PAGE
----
First of all I'm shocked at my own turpitude in allowing so much time to pass between posts. So I've submitted to a recent request regarding my previous post - in which I commented several times that (cake) recipes required veganising. 'But how?! How do you veganise it?'
Aha! Now I can't claim any kind of credit for these morsels of information: I learned virtually all I know (with the exception of a little trial and error) from Isa Chandra Moskowitz! So to anyone in possession of a copy of Vegan with a Vengeance or the Veganimocon, I'll be preaching to the choir, but for the rest of you, I hope some of it helps!
Ok, so replacing dairy - very straightforward, milk = soya milk, yoghurt = soya yoghurt, butter = dairy-free spread, and so forth. If you don't have any soya yoghurt, apple sauce works quite well. Other non-dairy milks can in certain circumstances be used, unless - and this is very important, I learned the hard way! - your recipe relies on the curdling of said milk, because rice, oat, almond and so forth do not curdle when vinegar or lemon juice are added! Curdled soya milk is also good in the absence of yoghurt, or if the recipe calls for buttermilk, and generally as a binder/moistener for cakes. If you want you can probably get away with using oil instead of spread, but the quantities are more difficult to get right - you need less oil than spread. And it doesn't work in any recipe that requires the creaming of butter and sugar! The best method when using oil instead or marg is the 'mix wet, mix dry and combine' strategy. If you've got a blender, chuck all the wet ingredients in it and whizz it up - the oil emulsifies very nicely.
Now the difficult part!
Eggs. The little buggers... There are several ways to replace them, but one must exercise caution when selecting the appropriate replacement for a recipe!
- the old-fashioned bicarb of soda/baking powder and vinegar method
- flax seed (linseed) powder
- soya yoghurt
- the ubiquitous banana
- silken tofu
- egg replacer (bleurgh)
I won't even mention the last, we can all do better than that and there's really no need for consuming such a vile substance. The first is tried and tested but it can be tricky to get the ratio right - some of Isa's cupcake recipes use 3/4 tsp here, 1/4 tsp there, and so on! I don't have the patience for such experimentation, but a standard cake is less vulnerable than a cupcake so a teaspoon of baking powder plus a bit of soda depending on the acid content of your cake is normally what I do - alongside a cupful or so of soya milk curdled with a teaspoon of vinegar. There's no residual flavour and if you get it right this is the best way to mimic the leavening properties of eggs - it's an old wartime technique actually, when eggs and dairy were scarce (the source of my favourite chocolate cake recipe too!).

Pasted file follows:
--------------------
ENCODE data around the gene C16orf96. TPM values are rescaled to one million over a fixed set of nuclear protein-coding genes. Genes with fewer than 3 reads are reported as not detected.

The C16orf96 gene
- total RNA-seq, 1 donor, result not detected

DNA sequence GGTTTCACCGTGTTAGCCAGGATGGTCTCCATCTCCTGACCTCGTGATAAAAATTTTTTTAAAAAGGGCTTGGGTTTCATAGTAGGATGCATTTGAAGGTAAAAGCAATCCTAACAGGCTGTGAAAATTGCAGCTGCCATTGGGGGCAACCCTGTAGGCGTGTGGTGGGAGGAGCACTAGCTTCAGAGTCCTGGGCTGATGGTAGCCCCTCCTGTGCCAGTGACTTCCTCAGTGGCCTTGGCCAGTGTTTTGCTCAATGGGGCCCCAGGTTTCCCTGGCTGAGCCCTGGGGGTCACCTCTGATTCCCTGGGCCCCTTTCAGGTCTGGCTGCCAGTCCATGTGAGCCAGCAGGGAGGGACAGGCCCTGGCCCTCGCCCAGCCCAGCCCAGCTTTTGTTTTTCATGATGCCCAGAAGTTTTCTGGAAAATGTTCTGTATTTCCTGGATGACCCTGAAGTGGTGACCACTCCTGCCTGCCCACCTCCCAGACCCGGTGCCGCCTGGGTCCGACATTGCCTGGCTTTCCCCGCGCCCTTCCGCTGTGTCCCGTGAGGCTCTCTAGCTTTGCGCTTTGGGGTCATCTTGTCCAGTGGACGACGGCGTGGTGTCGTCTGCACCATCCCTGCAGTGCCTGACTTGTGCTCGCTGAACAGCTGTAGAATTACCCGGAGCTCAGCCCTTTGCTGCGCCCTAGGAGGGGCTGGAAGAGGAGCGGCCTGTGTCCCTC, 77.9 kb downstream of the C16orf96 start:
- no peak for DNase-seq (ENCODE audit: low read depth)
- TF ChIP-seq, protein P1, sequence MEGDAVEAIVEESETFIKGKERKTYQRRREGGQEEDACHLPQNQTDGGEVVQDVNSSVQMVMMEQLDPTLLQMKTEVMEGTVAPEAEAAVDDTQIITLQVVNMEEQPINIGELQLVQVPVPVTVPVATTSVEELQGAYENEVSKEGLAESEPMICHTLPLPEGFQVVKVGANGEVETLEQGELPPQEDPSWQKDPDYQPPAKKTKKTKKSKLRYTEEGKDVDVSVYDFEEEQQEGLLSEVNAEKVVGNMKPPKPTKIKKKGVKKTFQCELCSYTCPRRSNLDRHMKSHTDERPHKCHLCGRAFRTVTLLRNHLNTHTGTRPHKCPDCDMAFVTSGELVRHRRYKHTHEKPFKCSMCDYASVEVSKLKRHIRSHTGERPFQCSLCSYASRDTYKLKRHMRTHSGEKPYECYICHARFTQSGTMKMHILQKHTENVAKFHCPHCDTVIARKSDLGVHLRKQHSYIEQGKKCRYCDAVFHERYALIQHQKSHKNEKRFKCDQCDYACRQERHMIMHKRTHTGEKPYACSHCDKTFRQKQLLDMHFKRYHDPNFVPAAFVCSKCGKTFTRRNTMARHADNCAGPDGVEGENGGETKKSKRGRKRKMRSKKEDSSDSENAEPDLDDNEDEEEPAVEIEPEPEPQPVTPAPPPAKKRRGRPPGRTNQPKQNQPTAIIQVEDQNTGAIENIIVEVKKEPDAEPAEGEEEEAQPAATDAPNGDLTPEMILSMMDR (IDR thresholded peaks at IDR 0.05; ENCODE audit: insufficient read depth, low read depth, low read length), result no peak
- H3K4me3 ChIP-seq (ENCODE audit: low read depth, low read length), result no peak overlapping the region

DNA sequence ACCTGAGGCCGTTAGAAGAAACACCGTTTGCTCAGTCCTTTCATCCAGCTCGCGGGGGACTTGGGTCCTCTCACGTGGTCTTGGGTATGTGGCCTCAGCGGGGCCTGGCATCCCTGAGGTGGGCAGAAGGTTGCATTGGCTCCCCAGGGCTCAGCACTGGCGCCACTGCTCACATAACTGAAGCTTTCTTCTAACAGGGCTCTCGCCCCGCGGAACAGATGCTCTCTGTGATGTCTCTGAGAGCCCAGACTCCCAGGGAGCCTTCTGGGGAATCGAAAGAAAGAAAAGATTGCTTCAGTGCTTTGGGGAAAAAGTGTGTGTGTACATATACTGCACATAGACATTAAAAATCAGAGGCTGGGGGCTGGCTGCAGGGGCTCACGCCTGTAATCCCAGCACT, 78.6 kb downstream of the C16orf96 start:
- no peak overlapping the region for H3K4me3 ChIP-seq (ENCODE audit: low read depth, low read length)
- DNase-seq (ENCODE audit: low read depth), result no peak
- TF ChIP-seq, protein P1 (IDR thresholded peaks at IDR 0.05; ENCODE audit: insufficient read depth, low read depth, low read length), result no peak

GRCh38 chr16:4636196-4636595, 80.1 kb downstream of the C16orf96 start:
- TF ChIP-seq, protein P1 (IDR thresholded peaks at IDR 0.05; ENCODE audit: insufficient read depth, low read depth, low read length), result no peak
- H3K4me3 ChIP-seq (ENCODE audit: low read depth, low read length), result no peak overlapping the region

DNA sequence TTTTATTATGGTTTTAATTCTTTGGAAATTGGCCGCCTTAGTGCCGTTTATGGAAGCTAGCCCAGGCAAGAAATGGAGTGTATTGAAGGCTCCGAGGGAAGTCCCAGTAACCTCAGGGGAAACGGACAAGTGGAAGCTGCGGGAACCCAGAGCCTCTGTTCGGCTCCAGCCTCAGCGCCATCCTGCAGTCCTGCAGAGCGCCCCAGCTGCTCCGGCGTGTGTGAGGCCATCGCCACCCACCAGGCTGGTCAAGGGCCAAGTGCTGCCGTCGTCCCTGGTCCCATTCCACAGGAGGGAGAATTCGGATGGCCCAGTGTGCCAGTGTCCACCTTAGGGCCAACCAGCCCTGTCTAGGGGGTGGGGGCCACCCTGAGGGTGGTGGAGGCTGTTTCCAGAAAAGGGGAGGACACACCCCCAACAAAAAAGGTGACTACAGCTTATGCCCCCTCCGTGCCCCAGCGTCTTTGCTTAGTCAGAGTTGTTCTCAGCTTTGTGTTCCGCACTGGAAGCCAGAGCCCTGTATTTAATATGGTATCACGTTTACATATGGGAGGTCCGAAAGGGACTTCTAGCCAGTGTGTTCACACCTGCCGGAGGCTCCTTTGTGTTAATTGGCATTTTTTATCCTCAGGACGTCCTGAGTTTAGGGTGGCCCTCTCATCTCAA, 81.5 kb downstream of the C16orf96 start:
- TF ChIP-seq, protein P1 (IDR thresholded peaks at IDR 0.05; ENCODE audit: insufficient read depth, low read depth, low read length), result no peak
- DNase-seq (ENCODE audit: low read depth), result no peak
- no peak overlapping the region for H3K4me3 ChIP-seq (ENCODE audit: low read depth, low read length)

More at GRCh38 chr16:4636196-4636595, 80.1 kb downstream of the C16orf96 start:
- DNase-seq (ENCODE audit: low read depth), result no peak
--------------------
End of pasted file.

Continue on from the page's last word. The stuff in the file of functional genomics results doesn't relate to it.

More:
Flax/linseed is a good one too, but it has a distinctive flavour, a sort of 'healthy' taste (which I like in general but it's not quite right for Victoria sponge, for example), so use it in strongly flavoured or oaty-type things. One tablespoon of powder mixed with three of water and left too goopify for 5 minutes equals one egg. Then just throw it in with the wet ingredients. If you can't find the powder, you can leave whole linseeds to soak in water overnight - the water will get the same goopy effect.
Soya yoghurt is good when you want a really moist cake, and doesn't leave much taste - about 4 tablespoons for an 'egg' is I think what Isa recommends. A little extra never hurts though... This method doesn't leaven though, so if you want a light, structured end result you need to combine this with the baking powder method.
Ah. bananas, what would we do without you! Those really black and squishy ones that no one else wants are the perfect thing here. I tend to use one small banana per egg. They do a grand job but bear in mind that whatever you use these in (especially if you're using more than one) will, surprise surprise, come out tasting a little banana-y. All you have to do is mash it up really well, and then add it to the wet stuff. Things with banana in also tend to brown a bit quicker so don't panic and think you've overcooked it!
Silken tofu is a slightly expensive and occasionally elusive one, but great if you want extra richness and cakeyness. Blend or mash 3 tablespoons until as smooth as humanly possible for one 'egg', then add the other wet ingredients to it and blend again.
It's always a slightly creative process, you can never be sure if it'll work perfectly, but unless you're hankering after a very specific result the chances are a cake made with any of these egg replacements will be at least servicable! Things to remember are 1) the purpose of the egg and therefore your replacer - sometimes it's just binding, like in a muffin or quick bread (which all of these achieve), sometimes it's leavening too, as in classic cake recipes like the Vicky sponge or lemon drizzle (trickier), and sometimes recipes just stick eggs in where there's clearly no need whatsoever (banana bread and biscuits being the usual culprits). The other factor is the liquid content of the recipe - replacing margarine with oil and eggs with curdled soya milk is going to leave you with a significantly thinner batter, so you might need to add more flour. You can also combine more than one method (often a good idea) if you've got, say, 4 eggs to replace and have doubts about replacing them all with just soya yoghurt or just flax seed goo.
Happy veganising... And I'm no expert but if you have any questions I will do my best to help!